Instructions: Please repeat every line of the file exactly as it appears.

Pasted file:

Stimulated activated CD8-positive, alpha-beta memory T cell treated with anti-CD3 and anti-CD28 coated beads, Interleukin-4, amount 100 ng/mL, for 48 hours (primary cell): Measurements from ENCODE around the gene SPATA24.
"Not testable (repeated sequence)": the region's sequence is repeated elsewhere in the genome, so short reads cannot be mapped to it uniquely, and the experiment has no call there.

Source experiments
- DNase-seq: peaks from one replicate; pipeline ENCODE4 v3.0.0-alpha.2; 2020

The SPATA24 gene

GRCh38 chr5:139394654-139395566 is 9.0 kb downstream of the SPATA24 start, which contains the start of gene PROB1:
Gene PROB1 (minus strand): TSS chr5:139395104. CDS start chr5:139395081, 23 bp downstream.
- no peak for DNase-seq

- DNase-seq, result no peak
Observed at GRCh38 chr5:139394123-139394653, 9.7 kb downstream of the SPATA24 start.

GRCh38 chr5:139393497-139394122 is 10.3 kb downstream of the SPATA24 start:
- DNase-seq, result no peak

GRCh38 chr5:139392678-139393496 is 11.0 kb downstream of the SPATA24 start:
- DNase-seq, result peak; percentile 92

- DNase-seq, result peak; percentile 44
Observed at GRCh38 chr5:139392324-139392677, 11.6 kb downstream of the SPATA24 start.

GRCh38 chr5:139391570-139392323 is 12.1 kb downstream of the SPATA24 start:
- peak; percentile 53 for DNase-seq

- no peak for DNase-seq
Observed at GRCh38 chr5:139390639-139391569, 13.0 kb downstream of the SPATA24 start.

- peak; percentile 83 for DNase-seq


Stimulated activated CD8-positive, alpha-beta memory T cell treated with anti-CD3 and anti-CD28 coated beads, Interleukin-4, amount 100 ng/mL, for 48 hours (primary cell): Measurements from ENCODE around the gene SPATA24.
"Not testable (repeated sequence)": the region's sequence is repeated elsewhere in the genome, so short reads cannot be mapped to it uniquely, and the experiment has no call there.

Source experiments
- DNase-seq: peaks from one replicate; pipeline ENCODE4 v3.0.0-alpha.2; 2020

The SPATA24 gene

GRCh38 chr5:139394654-139395566 is 9.0 kb downstream of the SPATA24 start, which contains the start of gene PROB1:
Gene PROB1 (minus strand): TSS chr5:139395104. CDS start chr5:139395081, 23 bp downstream.
- no peak for DNase-seq

- DNase-seq, result no peak
Observed at GRCh38 chr5:139394123-139394653, 9.7 kb downstream of the SPATA24 start.

GRCh38 chr5:139393497-139394122 is 10.3 kb downstream of the SPATA24 start:
- DNase-seq, result no peak

GRCh38 chr5:139392678-139393496 is 11.0 kb downstream of the SPATA24 start:
- DNase-seq, result peak; percentile 92

- DNase-seq, result peak; percentile 44
Observed at GRCh38 chr5:139392324-139392677, 11.6 kb downstream of the SPATA24 start.

GRCh38 chr5:139391570-139392323 is 12.1 kb downstream of the SPATA24 start:
- peak; percentile 53 for DNase-seq

- no peak for DNase-seq
Observed at GRCh38 chr5:139390639-139391569, 13.0 kb downstream of the SPATA24 start.

- peak; percentile 83 for DNase-seq